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Wishrut Bhattarai’s US Visit

Imagine, (all the people, living for today – could not help it!) flying out at 2 am in the morning and getting to your destination at 2 pm in the afternoon the same day but you have actually been on the journey for more than 24 hours. The temporal paradox is a mindboggling concept and the idea of time travel is too big for my little head, but the way I felt it, January 2019 was the month when I travelled back in time. “720 precious hours, spend it wisely!”, was the constant voiceless thought in my head and the bad news was as we all know, time flies, but the good thing, I was the pilot. I had a faint inkling about the life, people, food, music, art, culture from the constant barrage of information that was processed throughout the lifetime of books, games, films, music, etc. Was it helpful? Without a doubt. Although in all fairness, there was one unknown factor which staggered me terribly, and that was how cold it got. Nobody comes back the same after going beyond the wall, and sadly neither the dragons nor the white walkers appeared once in this short tale. Maybe they did, once, or twice…

I felt like little Kevin Mccallister when it snowed, you know that little boy from Home Alone and I was up to no good either. Just for the heck of it, I tried eating it, the snow, and it didn’t taste like anything. It was a little bitter, I suppose. But the irony that I lived in the country of Himalayas and never saw snow up-close was lost to me because it did not matter where I was. For a month, it was home, and I had a family.

Exaudio, Comperio, Conloquor: To listen, to learn, to speak. This has not always been my motto.
“I work until beer o’clock” has not either. All pleasantries aside, I found myself in a completely different work environment, with practically no personal savoir faire of the work culture there. It’s not that I don’t enjoy work here. The difference was that I was not in the comfort of the bubble that I surround myself with, most of the time. The bubble, as one would expect, popped and voilà, the world was suddenly different. I loved working, discussing the potential concepts that Deerwalk could benefit from, brain-storming the ideas, I exaggerate, I have to. Because a few days in, I was a disappointed man who forgot for a moment why he was there. I missed playing games, missed being with my family and going for a pint or two with my friends. I got derailed for a bit there. I even complained at length to my brother about how everything was out of place and not meeting my expectations. The only light I saw was the light when I opened the refrigerator door at night (to grab a couple of beers). That was when lightning struck. There I was, in my room, confounded, when it dawned on me, the sheer abundance of exposure I was getting in such a short period of time as well as the first-hand experience of work ethics, communication, and way of life on the other side. Given that I was accustomed to struggling with organizing myself, procrastinating (sometimes) and for a lack of proper planning, getting myself overworked on occasions, I consider it to have been a learning experience, coming to the realization that working on a schedule, planning ahead, and sticking to a routine makes juggling workspace and personal engagements so much easier.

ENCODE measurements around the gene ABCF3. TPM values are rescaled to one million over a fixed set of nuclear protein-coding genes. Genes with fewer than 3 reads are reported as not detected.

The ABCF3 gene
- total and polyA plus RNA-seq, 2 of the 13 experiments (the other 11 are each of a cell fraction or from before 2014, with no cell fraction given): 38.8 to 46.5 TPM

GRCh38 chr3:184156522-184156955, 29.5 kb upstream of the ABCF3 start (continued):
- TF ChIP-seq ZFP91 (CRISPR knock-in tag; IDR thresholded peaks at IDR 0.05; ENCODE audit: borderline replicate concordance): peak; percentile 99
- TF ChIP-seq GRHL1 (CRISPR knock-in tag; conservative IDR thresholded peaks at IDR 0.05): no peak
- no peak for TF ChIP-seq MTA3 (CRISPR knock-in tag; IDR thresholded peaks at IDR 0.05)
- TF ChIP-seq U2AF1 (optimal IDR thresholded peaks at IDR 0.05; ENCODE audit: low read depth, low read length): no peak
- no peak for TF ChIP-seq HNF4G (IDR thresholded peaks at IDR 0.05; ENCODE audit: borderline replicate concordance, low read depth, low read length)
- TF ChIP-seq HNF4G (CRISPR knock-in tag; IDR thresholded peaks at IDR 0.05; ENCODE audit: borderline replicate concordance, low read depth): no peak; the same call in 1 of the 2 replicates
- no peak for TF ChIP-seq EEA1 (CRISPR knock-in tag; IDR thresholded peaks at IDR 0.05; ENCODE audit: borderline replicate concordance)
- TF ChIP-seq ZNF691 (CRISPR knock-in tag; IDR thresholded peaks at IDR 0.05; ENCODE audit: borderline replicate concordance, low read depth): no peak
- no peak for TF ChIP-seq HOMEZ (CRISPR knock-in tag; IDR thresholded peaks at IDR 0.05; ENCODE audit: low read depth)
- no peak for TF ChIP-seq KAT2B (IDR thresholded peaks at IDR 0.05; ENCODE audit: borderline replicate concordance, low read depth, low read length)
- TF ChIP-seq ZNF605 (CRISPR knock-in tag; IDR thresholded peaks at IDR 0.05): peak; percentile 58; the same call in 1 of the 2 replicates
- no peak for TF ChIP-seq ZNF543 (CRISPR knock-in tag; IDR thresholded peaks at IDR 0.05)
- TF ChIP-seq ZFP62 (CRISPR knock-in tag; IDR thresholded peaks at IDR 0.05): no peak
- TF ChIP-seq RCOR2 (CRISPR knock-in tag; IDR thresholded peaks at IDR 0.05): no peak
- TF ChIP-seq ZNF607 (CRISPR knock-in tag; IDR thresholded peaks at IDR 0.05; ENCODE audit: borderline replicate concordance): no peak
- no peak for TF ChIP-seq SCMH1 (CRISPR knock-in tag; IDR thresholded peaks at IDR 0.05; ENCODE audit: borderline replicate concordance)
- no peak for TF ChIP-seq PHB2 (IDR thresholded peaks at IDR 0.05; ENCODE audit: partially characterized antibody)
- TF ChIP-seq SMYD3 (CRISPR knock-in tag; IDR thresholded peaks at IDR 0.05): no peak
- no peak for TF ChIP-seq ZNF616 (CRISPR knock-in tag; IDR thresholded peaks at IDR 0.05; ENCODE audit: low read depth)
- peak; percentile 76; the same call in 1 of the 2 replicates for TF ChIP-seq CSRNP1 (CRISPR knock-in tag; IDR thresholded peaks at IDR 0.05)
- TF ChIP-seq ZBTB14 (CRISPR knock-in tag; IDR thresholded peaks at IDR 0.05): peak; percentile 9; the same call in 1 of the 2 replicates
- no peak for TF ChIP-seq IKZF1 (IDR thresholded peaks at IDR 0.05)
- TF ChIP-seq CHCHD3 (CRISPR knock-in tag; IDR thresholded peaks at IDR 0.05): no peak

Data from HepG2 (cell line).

There is no question that most of the world was unknown. I am rarely startled by anything these days, but New York City, it’s a different world alright. It’s made up of millions of different people from all over the world, all go there looking for something. I arrived there one cold windy evening and after roaming around an entire night with a good friend, I suddenly remembered a song called Talkin’ New York by Bob Dylan, in the first verse of which, he sings, “People going down to the ground Building going up to the sky”, which is a perfect way to describe it. Mr. Zimmerman himself once said, New York was a city where you could be frozen to death in the midst of a busy street and nobody would notice. It was one cold night I will never forget. I returned back to Boston the day later during the snow storm. What’s so bad about snow storm? It’s fluffy snow, you make snow balls, or snowman, you play with it, right? Well, getting lost in the city at almost midnight, nobody in sight with a dead phone changes your perspective. I was frankly thrilled being inside the storm with a Cuban who rescued me and was very kind to drive me home.

An unusual sensation, if not indigestion, must be gratitude. Here’s to those who inspired me and don’t even know it. Thank you for being an important part of my stay there, for going out of your way to help me adapt and mostly for the opportunity, for the profound wisdom and erudition shared, for encouraging me to go past my limits, for the beers, the wisecracks, the repartee, the food, and simply for being present. I apologize if I made any remarks hurtful or otherwise, which earnestly was surely unintended. Excelsior!

[Wishrut Bhattarai, Senior Business Analyst at Deerwalk Services Pvt Ltd. Nepal, visited Deerwalk Inc, USA, from January 1, 2019 to February 1, 2019]